OSI at 75: OSI Reservist Leads Investigation in the Mid-1980s

  • Published
  • By Robert Vanderpool
  • OSI Command Historian

On July 1, 1986, the wife of an Air Force sergeant assigned to Edwards Air Force Base, California, dropped off her vehicle at an auto repair shop located in Oakland.  In addition to the needed repairs, she also pointed out what she described as a loose “speaker wire” hanging below the vehicle’s frame.  Further inspection of the vehicle by the auto mechanics discovered that instead of being connected to the vehicle’s sound system, the “speaker wire” was connected to a large pipe bomb that was attached to the vehicle’s gas tank.  

The auto repair shop immediately contacted the Oakland Police Department, who relayed the call to field units over the radio.  Monitoring the radio broadcasts was a police captain who was, at the time, on patrol inspecting field activities in the vicinity of the auto repair shop.  

The police captain elected to report to the area to observe the field response.  The police captain was not just a member of the Oakland Police Department, he was also an Air Force Reserve lieutenant colonel who was assigned to OSI District 19, headquartered at Travis Air Force Base, California.  

At the scene, the responding officers cordoned off the area and began their investigation.  Shortly thereafter, the bomb squad arrived and made the device safe before transporting it to a disposal site.  Upon receiving a briefing that the vehicle belonged to the wife of an Air Force sergeant, this immediately caught the captain’s attention.  Subsequent interviews with the wife, determined that the Air Force sergeant was a potential suspect.

Recognizing the obvious Air Force interests in the matter, the captain notified OSI Detachment 1910, at Treasure Island, California, near Oakland.  When the investigation determined that it was likely that the pipe bomb had been placed on the car while it was parked at Edwards Air Force Base, OSI Detachment 1801was also notified.  The two detachments joined with the Oakland Police Department in conducting a joint investigation.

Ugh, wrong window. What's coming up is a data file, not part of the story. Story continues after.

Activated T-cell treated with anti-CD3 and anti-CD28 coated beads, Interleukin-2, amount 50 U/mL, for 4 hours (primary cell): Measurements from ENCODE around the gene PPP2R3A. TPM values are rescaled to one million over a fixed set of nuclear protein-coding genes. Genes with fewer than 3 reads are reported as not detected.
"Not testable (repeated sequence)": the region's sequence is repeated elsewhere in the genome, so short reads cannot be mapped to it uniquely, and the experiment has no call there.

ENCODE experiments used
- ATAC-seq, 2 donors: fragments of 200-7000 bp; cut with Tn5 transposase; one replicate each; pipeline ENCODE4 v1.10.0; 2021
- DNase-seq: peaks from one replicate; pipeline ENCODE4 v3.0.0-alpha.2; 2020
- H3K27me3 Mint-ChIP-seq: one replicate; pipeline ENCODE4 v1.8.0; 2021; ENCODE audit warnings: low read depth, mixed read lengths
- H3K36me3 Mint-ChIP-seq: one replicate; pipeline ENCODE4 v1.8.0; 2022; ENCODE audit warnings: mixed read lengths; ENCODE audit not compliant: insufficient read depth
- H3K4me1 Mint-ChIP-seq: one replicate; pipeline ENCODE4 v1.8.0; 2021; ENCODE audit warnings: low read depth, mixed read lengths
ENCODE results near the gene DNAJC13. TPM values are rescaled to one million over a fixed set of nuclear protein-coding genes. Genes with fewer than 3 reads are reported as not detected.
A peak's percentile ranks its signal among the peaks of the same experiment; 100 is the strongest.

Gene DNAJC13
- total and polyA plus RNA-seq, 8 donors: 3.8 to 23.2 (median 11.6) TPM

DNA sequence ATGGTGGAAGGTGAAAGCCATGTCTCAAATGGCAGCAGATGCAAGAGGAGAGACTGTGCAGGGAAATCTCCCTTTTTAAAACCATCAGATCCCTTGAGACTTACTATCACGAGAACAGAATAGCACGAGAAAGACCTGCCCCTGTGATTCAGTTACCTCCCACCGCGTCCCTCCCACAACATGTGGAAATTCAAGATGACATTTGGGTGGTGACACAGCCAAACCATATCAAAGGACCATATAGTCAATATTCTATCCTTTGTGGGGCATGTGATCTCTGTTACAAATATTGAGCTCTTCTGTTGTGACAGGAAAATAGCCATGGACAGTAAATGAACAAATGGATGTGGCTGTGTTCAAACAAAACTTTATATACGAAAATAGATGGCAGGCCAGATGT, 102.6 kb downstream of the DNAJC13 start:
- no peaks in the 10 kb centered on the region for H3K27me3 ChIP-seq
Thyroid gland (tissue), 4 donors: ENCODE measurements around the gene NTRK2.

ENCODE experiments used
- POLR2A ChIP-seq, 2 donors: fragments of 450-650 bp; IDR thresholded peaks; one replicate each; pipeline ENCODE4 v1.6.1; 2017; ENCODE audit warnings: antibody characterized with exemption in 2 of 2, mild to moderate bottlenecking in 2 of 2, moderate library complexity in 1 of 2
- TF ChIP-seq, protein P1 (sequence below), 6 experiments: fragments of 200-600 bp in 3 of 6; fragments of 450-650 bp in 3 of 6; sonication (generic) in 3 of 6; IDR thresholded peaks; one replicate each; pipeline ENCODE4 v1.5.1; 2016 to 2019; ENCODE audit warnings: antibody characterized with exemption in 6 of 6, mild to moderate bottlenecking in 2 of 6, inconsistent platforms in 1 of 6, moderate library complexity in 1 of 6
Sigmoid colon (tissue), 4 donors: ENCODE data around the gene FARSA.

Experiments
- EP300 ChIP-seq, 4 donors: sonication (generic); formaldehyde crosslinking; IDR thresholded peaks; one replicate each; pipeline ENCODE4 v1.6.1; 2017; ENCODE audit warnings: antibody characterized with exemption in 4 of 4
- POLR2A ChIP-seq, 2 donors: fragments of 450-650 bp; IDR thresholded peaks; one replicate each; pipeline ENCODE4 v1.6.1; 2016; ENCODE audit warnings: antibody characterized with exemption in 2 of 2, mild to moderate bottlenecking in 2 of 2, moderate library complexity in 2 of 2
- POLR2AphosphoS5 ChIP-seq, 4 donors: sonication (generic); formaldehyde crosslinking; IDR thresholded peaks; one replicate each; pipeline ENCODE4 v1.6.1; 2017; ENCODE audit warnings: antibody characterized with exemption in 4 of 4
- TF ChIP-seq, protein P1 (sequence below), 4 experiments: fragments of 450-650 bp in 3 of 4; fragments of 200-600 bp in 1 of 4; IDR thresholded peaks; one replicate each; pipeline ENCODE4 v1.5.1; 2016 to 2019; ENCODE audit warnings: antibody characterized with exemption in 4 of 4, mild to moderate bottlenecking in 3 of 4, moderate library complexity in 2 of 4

Technicians from the Oakland Police Department determined that the pipe bomb contained a significant quantity of gunpowder which was designed to explode upon receiving an electrical current from the auto’s ignition system.  The technicians also managed to pull a single latent fingerprint from the black electrical tape which was used to construct the pipe bomb. That fingerprint was subsequently matched to the Air Force sergeant.

Continuing the investigation, OSI Special Agents learned that the Air Force sergeant had been observed detonating practice bombs in the desert areas near Edwards Air Force Base.  Physical evidence recovered by Special Agents from these practice bomb sites matched the materials that were used to construct the pipe bomb that was affixed to the wife’s auto.  

Interviews with people who knew the Air Force sergeant also revealed that they had heard him having discussions regarding killing his wife and regarding pipe bomb construction. 

Based on all the available evidence, it was decided that the Air Force would handle the prosecution with expert assistance from the Oakland Police Department.  As part of this effort, the police captain was ordered to active duty and assisted with the arrest of the Air Force sergeant.  He remained on active duty and assisted the prosecution through the court martial.  

Following testimony provided by OSI Special Agents and Oakland Police Department experts, on Feb. 16, 1987, the Air Force sergeant was found guilty of attempted murder.  He was sentenced to 10 years confinement, a dishonorable discharge, forfeiture of pay and allowances and reduction in rank to airman basic. 

Incidentally, on Jan. 25, 1987, three weeks before the conviction, there was an explosion and fire at the auto repair shop in Oakland which had discovered and reported the pipe bomb that was planted by the Air Force sergeant.  This incident killed an auto mechanic who was one of the prosecution’s key witnesses.  

The trial was delayed by one week for an investigation with the fire department portion determining that the cause of the blast was an industrial accident.  The police department portion of the investigation, which was also led by the police captain OSI reservist, concluded that there was no foul play involved as well. 

Editor’s Note: OSI at 75 is an installment of OSI’s year-long commemoration of its 75th Anniversary Year based on the theme: “Inspired By Our Past – OSI’s Future Starts Today.”